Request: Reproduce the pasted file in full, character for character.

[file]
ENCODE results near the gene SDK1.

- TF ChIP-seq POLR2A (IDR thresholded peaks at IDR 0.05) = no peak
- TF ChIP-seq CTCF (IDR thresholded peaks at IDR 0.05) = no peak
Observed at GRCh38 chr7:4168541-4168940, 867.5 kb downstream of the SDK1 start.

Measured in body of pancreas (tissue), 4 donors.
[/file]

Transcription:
ENCODE results near the gene SDK1.

- TF ChIP-seq POLR2A (IDR thresholded peaks at IDR 0.05) = no peak
- TF ChIP-seq CTCF (IDR thresholded peaks at IDR 0.05) = no peak
Observed at GRCh38 chr7:4168541-4168940, 867.5 kb downstream of the SDK1 start.

Measured in body of pancreas (tissue), 4 donors.